The image that has always stayed with me from September 11, 2001, was the gathering of members of congress on the steps of the Capitol Building, singing “God Bless America.” Every time I hear that song, I relive the scene of the men and women, unrehearsed, singing together—not exactly in-tune, but with incredible heart.
It didn’t matter who was a Democrat and who was a Republican. As a group, they probably comprised a wide variety of religious faiths, too. Their personal beliefs likely clashed now and then in the legislative process, but still, they showed their unity in music.
Closer to home
Those of you in the recovery community know that music can be extremely powerful in reaching patients, in coaxing patients to participate, and in encouraging patients to express the things they can’t seem to say directly. At the National Conference on Addiction Disorders in St. Louis in August, I attended a session about creativity and heard a few examples of music produced by patients for different purposes within their treatment.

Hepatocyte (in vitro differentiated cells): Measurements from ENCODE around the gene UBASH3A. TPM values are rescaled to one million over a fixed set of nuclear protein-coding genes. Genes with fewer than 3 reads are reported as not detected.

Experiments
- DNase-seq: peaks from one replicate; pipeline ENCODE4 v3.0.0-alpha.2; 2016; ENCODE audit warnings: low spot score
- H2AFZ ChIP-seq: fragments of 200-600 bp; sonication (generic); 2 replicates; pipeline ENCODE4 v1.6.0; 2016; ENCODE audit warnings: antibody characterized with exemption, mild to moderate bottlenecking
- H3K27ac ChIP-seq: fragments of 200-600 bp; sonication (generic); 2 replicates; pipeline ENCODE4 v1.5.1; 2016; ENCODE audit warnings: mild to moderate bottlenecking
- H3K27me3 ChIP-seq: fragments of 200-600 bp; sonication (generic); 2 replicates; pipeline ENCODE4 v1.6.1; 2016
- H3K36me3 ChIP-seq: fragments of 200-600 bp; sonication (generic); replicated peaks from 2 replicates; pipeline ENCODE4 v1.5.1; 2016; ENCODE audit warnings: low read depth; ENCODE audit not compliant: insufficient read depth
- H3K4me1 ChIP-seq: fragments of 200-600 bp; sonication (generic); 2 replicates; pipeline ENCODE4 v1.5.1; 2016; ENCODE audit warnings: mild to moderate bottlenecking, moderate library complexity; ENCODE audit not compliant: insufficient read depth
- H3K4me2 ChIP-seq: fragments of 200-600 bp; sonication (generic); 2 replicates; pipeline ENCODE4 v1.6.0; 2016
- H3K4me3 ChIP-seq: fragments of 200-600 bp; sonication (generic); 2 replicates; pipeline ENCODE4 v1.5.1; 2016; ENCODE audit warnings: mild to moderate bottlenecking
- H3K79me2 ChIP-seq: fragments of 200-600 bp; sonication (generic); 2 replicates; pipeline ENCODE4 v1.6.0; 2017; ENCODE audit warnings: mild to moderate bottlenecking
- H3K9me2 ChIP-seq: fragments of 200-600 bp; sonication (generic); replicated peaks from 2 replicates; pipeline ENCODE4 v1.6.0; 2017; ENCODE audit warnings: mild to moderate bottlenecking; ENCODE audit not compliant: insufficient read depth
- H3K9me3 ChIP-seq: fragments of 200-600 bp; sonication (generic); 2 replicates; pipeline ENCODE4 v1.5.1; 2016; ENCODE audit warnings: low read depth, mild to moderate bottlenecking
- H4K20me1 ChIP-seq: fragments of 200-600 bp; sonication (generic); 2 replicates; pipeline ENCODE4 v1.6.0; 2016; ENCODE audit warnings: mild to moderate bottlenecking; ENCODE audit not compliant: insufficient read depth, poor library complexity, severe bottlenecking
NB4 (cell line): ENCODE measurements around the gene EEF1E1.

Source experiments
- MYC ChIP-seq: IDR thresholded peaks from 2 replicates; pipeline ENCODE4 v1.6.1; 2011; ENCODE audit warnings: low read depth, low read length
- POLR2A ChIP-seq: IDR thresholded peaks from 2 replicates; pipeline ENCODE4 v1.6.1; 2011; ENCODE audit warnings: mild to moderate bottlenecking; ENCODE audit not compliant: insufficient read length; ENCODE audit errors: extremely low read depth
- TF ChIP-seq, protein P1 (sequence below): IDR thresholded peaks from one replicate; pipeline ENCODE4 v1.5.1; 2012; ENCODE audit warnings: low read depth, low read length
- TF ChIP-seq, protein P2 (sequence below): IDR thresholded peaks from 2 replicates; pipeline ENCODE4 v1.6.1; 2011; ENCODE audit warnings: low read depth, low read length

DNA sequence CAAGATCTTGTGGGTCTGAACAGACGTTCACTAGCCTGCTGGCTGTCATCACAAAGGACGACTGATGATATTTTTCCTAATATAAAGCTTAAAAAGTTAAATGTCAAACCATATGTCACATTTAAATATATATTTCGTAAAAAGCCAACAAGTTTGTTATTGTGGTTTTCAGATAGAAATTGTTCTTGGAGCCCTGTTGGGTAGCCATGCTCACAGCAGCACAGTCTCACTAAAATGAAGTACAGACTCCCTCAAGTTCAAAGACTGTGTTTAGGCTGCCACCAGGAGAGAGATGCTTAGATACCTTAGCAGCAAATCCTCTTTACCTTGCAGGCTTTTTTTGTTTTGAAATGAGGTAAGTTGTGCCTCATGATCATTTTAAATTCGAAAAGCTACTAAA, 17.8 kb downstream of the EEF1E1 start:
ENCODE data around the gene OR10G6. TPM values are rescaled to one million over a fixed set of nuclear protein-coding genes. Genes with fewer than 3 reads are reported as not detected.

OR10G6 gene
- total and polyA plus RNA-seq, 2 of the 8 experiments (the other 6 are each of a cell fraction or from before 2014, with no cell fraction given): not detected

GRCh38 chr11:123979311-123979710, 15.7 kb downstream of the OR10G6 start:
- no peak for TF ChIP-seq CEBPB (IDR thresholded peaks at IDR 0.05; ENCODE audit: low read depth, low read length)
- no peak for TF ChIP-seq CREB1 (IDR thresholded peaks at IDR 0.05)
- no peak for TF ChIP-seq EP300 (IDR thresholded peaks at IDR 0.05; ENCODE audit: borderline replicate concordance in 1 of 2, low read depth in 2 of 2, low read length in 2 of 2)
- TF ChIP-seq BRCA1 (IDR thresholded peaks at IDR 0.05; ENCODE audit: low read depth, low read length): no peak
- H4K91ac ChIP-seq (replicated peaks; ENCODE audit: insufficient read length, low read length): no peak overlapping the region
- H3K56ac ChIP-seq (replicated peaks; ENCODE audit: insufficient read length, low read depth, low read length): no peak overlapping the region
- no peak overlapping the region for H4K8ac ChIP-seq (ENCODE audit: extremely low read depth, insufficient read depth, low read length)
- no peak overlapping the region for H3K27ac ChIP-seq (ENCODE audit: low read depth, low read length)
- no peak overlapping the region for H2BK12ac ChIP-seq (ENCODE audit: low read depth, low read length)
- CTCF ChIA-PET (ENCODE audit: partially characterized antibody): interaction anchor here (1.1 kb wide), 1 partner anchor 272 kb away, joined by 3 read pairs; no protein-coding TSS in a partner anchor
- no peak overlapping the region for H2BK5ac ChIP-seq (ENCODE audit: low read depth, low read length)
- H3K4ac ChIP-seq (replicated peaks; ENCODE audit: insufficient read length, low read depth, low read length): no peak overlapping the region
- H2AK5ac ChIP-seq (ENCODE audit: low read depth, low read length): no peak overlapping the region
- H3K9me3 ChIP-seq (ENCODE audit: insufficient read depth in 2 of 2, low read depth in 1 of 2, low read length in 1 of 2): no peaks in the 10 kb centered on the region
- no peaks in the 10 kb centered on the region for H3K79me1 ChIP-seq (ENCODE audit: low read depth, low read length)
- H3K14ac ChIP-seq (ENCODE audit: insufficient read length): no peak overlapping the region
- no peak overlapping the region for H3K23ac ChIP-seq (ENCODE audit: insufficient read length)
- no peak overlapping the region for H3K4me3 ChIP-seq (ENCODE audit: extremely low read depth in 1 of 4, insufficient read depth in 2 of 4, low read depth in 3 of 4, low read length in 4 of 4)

The Achieving Resiliency, Responsibility & Recovery Through Creativity program at Preferred Family Healthcare provides individualized opportunities that allow clinicians to meet patients where they’re at. They use visual and performing arts as a form of language to enhance learning. It’s not art therapy, according to Kasey Harlin, program director, speaking at the session, but it’s a vehicle to allow patients to engage in care.
I see the power of creative outlet in my own experiences as well. As a member of a four-octave handbell choir, I often notice that when I’m playing music, I simply can’t think about anything else. The concentration required to play well takes over and whatever deadline or home-improvement project is gnawing at me seems to get out of my way for a little while so I can truly enjoy playing. One of my fellow ringers told me she came to practice on the day that her mother passed away because music was exactly what she needed at that moment.
I’m sure it’s difficult to fund creative programs, but there are plenty of examples of successful efforts nationwide. Tap into the expertise of a few of your colleagues and see if you can’t come up with some practical ways to add creativity to your program. No doubt the experience will offer your patients recovery moments worth remembering.